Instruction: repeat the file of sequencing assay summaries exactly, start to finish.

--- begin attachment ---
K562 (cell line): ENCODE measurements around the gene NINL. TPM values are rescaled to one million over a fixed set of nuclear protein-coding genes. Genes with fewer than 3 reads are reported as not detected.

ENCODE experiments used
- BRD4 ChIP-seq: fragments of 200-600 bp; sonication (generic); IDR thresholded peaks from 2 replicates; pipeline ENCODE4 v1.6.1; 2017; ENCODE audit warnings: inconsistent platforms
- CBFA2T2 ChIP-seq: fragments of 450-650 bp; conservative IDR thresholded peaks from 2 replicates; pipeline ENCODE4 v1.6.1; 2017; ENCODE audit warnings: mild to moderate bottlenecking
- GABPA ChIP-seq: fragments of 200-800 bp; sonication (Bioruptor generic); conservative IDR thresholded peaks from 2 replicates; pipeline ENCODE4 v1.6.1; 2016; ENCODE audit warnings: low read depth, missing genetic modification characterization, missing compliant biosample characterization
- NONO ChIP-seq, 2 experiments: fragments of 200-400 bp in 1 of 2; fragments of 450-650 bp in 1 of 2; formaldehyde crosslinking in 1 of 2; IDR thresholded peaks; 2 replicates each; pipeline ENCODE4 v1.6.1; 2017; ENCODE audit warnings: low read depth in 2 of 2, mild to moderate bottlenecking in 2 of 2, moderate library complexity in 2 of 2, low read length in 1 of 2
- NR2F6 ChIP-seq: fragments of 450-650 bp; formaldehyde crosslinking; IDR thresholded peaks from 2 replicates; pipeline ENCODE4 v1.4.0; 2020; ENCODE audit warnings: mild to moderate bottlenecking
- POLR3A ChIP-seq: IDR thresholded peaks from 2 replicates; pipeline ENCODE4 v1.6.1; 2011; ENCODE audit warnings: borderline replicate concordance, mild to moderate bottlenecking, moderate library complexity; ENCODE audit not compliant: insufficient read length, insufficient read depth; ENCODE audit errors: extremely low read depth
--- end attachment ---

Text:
K562 (cell line): ENCODE measurements around the gene NINL. TPM values are rescaled to one million over a fixed set of nuclear protein-coding genes. Genes with fewer than 3 reads are reported as not detected.

ENCODE experiments used
- BRD4 ChIP-seq: fragments of 200-600 bp; sonication (generic); IDR thresholded peaks from 2 replicates; pipeline ENCODE4 v1.6.1; 2017; ENCODE audit warnings: inconsistent platforms
- CBFA2T2 ChIP-seq: fragments of 450-650 bp; conservative IDR thresholded peaks from 2 replicates; pipeline ENCODE4 v1.6.1; 2017; ENCODE audit warnings: mild to moderate bottlenecking
- GABPA ChIP-seq: fragments of 200-800 bp; sonication (Bioruptor generic); conservative IDR thresholded peaks from 2 replicates; pipeline ENCODE4 v1.6.1; 2016; ENCODE audit warnings: low read depth, missing genetic modification characterization, missing compliant biosample characterization
- NONO ChIP-seq, 2 experiments: fragments of 200-400 bp in 1 of 2; fragments of 450-650 bp in 1 of 2; formaldehyde crosslinking in 1 of 2; IDR thresholded peaks; 2 replicates each; pipeline ENCODE4 v1.6.1; 2017; ENCODE audit warnings: low read depth in 2 of 2, mild to moderate bottlenecking in 2 of 2, moderate library complexity in 2 of 2, low read length in 1 of 2
- NR2F6 ChIP-seq: fragments of 450-650 bp; formaldehyde crosslinking; IDR thresholded peaks from 2 replicates; pipeline ENCODE4 v1.4.0; 2020; ENCODE audit warnings: mild to moderate bottlenecking
- POLR3A ChIP-seq: IDR thresholded peaks from 2 replicates; pipeline ENCODE4 v1.6.1; 2011; ENCODE audit warnings: borderline replicate concordance, mild to moderate bottlenecking, moderate library complexity; ENCODE audit not compliant: insufficient read length, insufficient read depth; ENCODE audit errors: extremely low read depth